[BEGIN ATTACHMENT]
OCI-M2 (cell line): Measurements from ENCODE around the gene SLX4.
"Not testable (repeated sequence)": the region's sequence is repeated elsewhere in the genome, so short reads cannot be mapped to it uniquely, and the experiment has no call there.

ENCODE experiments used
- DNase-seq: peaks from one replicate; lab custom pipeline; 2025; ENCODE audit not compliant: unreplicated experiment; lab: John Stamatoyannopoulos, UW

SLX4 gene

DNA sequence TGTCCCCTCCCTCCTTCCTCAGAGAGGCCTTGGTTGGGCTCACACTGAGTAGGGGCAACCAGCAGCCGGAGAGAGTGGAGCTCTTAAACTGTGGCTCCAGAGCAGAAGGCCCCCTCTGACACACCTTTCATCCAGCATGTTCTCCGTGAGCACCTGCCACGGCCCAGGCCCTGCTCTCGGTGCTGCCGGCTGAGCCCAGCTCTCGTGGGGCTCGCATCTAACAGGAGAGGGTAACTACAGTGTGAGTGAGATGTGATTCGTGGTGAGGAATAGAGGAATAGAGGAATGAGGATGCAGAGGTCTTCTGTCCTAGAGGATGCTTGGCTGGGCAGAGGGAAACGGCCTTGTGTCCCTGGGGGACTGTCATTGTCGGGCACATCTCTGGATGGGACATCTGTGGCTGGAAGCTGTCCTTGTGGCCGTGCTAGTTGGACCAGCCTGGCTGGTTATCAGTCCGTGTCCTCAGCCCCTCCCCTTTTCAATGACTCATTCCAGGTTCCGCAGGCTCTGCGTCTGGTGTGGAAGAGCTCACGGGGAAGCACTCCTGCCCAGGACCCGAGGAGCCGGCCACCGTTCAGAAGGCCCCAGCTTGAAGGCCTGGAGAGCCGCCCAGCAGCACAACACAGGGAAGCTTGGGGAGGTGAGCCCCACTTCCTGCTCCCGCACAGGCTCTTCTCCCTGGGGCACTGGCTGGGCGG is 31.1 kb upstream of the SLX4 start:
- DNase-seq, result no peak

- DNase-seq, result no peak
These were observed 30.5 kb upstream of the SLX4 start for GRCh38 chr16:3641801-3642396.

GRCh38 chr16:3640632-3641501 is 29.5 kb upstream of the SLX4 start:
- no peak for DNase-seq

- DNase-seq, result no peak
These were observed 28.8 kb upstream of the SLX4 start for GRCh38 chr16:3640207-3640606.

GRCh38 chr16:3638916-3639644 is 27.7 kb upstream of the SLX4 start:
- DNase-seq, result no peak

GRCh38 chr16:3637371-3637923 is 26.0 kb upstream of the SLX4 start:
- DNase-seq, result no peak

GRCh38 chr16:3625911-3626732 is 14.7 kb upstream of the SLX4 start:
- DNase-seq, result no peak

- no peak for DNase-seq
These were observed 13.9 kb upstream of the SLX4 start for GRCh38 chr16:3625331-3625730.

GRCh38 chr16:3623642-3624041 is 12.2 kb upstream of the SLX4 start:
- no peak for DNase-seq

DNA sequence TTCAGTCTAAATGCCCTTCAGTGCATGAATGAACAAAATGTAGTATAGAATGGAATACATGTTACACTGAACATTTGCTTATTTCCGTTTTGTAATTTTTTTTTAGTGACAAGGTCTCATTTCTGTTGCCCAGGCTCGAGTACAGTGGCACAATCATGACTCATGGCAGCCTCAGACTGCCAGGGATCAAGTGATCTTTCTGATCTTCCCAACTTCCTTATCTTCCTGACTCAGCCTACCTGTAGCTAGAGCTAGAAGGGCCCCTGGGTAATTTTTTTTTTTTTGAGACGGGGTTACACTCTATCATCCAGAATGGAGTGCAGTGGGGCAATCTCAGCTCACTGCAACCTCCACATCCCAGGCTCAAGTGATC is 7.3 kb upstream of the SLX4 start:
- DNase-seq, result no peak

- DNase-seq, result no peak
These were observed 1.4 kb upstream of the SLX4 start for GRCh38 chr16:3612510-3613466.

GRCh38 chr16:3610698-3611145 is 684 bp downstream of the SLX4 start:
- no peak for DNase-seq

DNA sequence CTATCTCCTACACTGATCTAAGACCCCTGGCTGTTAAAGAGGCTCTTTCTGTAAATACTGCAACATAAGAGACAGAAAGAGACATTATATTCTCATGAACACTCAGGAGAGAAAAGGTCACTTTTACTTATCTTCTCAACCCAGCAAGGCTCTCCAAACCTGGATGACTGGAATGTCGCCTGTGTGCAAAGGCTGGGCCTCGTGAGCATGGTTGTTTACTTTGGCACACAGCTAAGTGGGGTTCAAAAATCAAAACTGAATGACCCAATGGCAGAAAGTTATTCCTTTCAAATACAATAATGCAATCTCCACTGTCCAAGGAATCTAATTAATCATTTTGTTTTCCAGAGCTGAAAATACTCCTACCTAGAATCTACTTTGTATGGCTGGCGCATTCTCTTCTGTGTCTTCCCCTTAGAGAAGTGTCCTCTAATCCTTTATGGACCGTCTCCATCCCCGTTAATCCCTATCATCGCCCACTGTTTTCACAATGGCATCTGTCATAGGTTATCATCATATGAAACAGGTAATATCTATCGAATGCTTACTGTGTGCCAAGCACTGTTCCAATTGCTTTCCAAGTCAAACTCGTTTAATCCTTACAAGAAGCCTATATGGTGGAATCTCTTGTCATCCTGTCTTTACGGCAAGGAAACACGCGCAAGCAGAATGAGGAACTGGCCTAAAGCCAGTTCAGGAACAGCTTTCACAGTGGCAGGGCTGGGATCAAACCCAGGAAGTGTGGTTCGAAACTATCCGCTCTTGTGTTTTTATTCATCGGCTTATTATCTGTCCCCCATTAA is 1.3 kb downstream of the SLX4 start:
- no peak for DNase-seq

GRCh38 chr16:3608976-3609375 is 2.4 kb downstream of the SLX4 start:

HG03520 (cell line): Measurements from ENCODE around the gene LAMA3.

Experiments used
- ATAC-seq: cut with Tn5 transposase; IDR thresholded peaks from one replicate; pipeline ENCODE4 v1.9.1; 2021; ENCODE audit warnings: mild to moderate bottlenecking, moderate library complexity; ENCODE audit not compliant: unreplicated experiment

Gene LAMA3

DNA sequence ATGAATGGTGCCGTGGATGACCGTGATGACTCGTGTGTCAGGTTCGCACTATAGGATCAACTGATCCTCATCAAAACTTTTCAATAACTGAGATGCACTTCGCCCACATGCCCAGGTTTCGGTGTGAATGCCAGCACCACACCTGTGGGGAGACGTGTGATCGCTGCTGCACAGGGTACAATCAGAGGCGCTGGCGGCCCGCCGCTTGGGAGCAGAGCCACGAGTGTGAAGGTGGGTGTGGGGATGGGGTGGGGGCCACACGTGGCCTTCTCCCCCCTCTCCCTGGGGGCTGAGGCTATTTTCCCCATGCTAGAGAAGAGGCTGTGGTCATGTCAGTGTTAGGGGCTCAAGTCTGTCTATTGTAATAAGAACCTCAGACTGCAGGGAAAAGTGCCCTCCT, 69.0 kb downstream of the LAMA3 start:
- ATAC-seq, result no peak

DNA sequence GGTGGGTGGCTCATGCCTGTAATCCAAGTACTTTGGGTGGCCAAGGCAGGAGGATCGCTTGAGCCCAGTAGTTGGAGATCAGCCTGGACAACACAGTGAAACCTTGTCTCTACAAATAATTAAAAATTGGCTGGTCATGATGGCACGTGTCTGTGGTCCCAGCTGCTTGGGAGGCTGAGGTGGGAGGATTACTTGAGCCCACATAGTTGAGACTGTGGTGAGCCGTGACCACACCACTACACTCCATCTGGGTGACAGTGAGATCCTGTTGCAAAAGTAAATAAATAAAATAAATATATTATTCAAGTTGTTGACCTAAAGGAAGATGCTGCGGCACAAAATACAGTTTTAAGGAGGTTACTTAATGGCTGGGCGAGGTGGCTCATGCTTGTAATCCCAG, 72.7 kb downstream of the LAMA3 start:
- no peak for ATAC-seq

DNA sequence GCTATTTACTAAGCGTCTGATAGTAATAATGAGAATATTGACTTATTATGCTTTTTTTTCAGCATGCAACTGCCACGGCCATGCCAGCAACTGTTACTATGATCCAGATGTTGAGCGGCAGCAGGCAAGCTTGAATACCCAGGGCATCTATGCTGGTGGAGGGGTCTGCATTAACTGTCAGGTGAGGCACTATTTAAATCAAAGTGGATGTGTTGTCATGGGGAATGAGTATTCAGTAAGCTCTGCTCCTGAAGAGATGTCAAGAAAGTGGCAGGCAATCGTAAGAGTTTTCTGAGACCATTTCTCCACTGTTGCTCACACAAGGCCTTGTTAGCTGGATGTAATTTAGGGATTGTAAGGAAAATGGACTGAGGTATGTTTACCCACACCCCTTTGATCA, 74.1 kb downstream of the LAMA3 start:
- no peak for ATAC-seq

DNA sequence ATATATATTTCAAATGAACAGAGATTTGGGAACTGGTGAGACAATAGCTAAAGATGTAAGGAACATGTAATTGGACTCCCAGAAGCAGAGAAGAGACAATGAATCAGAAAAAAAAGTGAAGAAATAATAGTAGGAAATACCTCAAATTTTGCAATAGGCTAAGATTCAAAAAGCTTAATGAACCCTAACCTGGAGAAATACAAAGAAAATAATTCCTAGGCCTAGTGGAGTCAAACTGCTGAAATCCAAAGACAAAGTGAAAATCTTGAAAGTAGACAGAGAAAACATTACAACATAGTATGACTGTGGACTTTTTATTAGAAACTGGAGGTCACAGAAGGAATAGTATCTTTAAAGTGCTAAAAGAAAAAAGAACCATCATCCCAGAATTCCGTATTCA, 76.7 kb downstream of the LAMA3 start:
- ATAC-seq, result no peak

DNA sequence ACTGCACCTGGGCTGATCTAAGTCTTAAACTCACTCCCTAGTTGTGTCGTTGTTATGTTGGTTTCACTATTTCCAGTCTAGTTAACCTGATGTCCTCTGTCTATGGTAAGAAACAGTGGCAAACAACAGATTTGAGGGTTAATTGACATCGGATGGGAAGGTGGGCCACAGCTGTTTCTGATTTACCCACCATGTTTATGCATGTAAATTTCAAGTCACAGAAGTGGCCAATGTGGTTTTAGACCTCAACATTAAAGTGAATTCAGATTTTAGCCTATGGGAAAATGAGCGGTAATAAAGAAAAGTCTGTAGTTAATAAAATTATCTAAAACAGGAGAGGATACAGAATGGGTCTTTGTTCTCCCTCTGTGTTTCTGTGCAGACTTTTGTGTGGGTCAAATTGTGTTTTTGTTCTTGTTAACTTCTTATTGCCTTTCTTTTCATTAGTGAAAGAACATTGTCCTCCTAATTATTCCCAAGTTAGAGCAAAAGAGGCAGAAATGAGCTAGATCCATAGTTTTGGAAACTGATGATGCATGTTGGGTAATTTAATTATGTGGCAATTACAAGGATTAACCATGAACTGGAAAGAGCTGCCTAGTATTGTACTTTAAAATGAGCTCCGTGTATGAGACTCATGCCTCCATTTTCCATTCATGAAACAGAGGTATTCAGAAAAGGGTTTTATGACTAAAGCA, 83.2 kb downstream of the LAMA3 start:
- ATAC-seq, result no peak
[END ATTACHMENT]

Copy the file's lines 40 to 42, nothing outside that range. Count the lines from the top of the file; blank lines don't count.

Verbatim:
- no peak for ATAC-seq

DNA sequence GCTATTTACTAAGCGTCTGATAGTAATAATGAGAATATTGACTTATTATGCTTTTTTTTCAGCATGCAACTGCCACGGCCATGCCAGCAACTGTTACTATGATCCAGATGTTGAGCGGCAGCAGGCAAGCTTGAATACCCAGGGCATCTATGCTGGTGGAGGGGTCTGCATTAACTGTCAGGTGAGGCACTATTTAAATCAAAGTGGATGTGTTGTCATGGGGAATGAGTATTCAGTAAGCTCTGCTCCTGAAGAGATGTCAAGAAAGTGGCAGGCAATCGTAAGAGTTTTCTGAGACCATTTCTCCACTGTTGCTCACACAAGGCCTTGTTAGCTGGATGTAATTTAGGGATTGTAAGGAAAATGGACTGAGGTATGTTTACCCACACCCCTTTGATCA, 74.1 kb downstream of the LAMA3 start:
- no peak for ATAC-seq